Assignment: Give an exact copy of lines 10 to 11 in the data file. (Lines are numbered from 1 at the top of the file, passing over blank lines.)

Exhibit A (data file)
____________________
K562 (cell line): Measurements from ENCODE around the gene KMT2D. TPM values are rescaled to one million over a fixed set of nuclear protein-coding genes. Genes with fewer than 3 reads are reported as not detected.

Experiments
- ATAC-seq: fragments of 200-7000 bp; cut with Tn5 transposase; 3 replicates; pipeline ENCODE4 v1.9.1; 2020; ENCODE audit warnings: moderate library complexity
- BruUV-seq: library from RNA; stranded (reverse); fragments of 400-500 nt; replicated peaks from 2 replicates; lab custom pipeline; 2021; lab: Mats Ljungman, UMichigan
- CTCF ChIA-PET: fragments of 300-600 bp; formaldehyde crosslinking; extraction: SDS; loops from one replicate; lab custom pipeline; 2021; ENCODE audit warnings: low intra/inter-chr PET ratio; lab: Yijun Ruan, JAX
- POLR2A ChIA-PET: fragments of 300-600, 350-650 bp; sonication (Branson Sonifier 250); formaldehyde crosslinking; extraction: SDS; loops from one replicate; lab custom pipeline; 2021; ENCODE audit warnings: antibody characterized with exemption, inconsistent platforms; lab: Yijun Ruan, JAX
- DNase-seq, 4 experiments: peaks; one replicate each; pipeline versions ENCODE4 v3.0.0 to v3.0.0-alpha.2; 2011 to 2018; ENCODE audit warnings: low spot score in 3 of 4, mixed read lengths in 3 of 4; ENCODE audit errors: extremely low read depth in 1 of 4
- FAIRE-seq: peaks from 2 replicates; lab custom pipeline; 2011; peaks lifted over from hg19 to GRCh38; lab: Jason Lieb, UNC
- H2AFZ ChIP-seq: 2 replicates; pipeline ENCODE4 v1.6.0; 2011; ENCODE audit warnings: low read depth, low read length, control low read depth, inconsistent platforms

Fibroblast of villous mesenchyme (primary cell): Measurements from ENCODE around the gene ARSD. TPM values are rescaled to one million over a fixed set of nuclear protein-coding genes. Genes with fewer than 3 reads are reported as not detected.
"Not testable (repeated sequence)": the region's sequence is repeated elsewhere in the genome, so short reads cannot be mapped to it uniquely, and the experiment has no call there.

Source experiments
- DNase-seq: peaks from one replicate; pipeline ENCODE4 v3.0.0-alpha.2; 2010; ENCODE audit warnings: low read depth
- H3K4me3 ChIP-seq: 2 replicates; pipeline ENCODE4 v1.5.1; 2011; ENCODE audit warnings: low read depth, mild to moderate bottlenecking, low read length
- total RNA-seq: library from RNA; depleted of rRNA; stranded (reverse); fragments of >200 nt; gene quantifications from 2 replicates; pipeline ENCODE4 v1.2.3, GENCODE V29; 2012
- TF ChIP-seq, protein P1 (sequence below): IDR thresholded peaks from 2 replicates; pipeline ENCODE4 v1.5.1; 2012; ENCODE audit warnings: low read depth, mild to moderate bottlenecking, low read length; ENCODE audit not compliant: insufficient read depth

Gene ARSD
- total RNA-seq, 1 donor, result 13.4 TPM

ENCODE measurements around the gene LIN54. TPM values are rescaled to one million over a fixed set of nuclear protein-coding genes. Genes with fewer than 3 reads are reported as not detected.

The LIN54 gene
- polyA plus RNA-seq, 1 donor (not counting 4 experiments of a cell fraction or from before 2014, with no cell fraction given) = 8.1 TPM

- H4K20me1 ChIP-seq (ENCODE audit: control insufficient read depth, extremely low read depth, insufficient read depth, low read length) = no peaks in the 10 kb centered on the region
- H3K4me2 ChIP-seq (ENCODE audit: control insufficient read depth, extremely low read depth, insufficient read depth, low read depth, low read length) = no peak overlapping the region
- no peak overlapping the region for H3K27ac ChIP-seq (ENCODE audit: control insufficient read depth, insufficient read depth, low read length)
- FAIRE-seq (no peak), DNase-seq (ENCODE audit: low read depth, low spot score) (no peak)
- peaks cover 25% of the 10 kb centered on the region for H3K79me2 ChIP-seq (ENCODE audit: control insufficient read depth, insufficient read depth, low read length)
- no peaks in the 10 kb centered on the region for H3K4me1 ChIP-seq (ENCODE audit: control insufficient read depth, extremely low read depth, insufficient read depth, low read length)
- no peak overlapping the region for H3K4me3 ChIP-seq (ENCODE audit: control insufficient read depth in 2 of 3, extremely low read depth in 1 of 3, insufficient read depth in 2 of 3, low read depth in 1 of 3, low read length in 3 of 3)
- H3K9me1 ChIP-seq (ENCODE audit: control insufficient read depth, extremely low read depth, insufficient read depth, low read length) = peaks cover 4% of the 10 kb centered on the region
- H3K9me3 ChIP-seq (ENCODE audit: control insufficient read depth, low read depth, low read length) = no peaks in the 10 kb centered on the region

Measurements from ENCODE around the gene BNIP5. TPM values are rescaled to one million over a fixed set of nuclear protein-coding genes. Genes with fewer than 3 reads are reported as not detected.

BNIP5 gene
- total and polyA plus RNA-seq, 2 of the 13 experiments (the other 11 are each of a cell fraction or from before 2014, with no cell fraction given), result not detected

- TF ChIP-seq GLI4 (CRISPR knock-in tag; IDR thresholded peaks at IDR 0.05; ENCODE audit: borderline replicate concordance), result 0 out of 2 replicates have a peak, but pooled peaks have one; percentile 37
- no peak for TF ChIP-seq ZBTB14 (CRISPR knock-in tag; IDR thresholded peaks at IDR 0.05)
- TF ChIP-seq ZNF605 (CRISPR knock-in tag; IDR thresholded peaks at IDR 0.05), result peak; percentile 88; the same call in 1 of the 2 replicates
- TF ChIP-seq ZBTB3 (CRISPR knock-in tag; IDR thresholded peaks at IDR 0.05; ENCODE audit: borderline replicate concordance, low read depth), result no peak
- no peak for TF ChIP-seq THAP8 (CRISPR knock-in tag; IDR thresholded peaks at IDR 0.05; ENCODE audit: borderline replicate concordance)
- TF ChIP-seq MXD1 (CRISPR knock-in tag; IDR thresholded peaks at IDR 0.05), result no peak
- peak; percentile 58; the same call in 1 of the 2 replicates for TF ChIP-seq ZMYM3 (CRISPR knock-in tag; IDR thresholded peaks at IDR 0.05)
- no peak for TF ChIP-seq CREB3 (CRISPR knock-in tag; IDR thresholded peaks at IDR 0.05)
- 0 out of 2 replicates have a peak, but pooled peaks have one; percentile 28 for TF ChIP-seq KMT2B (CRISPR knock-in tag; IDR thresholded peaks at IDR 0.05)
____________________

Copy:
Fibroblast of villous mesenchyme (primary cell): Measurements from ENCODE around the gene ARSD. TPM values are rescaled to one million over a fixed set of nuclear protein-coding genes. Genes with fewer than 3 reads are reported as not detected.
"Not testable (repeated sequence)": the region's sequence is repeated elsewhere in the genome, so short reads cannot be mapped to it uniquely, and the experiment has no call there.